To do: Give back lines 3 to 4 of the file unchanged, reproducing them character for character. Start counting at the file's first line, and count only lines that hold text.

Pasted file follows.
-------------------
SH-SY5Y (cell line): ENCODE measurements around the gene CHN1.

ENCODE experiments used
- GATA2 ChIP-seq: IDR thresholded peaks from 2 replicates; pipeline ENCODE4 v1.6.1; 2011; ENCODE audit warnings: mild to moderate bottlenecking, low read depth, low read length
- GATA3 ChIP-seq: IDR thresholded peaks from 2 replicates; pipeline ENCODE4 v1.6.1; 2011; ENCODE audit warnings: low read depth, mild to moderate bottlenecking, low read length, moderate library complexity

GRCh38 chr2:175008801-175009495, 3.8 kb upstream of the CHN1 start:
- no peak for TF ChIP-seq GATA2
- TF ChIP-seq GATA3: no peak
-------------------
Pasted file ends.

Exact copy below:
- GATA2 ChIP-seq: IDR thresholded peaks from 2 replicates; pipeline ENCODE4 v1.6.1; 2011; ENCODE audit warnings: mild to moderate bottlenecking, low read depth, low read length
- GATA3 ChIP-seq: IDR thresholded peaks from 2 replicates; pipeline ENCODE4 v1.6.1; 2011; ENCODE audit warnings: low read depth, mild to moderate bottlenecking, low read length, moderate library complexity